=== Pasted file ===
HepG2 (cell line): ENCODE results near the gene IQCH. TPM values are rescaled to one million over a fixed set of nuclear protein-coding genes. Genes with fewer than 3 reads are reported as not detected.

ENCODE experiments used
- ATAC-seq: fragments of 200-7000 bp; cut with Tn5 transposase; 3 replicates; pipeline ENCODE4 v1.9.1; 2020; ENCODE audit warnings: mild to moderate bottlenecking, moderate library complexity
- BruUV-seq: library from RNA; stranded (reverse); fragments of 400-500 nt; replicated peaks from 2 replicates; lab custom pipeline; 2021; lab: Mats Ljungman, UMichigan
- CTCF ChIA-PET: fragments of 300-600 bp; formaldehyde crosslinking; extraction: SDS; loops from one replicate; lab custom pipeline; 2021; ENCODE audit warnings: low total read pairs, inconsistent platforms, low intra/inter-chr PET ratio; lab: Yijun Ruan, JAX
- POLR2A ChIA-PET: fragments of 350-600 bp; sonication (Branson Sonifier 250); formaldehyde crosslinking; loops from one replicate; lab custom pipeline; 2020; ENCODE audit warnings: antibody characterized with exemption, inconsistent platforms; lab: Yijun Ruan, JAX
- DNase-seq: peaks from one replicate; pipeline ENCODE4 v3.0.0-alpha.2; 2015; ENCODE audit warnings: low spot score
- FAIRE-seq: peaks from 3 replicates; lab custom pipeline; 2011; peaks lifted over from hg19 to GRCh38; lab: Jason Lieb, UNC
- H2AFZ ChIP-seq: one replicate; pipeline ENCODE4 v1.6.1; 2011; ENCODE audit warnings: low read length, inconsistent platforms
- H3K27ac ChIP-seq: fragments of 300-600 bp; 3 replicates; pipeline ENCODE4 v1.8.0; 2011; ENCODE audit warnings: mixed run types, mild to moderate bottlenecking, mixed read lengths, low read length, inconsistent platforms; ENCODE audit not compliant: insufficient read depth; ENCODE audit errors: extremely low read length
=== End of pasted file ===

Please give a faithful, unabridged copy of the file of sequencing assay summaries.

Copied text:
HepG2 (cell line): ENCODE results near the gene IQCH. TPM values are rescaled to one million over a fixed set of nuclear protein-coding genes. Genes with fewer than 3 reads are reported as not detected.

ENCODE experiments used
- ATAC-seq: fragments of 200-7000 bp; cut with Tn5 transposase; 3 replicates; pipeline ENCODE4 v1.9.1; 2020; ENCODE audit warnings: mild to moderate bottlenecking, moderate library complexity
- BruUV-seq: library from RNA; stranded (reverse); fragments of 400-500 nt; replicated peaks from 2 replicates; lab custom pipeline; 2021; lab: Mats Ljungman, UMichigan
- CTCF ChIA-PET: fragments of 300-600 bp; formaldehyde crosslinking; extraction: SDS; loops from one replicate; lab custom pipeline; 2021; ENCODE audit warnings: low total read pairs, inconsistent platforms, low intra/inter-chr PET ratio; lab: Yijun Ruan, JAX
- POLR2A ChIA-PET: fragments of 350-600 bp; sonication (Branson Sonifier 250); formaldehyde crosslinking; loops from one replicate; lab custom pipeline; 2020; ENCODE audit warnings: antibody characterized with exemption, inconsistent platforms; lab: Yijun Ruan, JAX
- DNase-seq: peaks from one replicate; pipeline ENCODE4 v3.0.0-alpha.2; 2015; ENCODE audit warnings: low spot score
- FAIRE-seq: peaks from 3 replicates; lab custom pipeline; 2011; peaks lifted over from hg19 to GRCh38; lab: Jason Lieb, UNC
- H2AFZ ChIP-seq: one replicate; pipeline ENCODE4 v1.6.1; 2011; ENCODE audit warnings: low read length, inconsistent platforms
- H3K27ac ChIP-seq: fragments of 300-600 bp; 3 replicates; pipeline ENCODE4 v1.8.0; 2011; ENCODE audit warnings: mixed run types, mild to moderate bottlenecking, mixed read lengths, low read length, inconsistent platforms; ENCODE audit not compliant: insufficient read depth; ENCODE audit errors: extremely low read length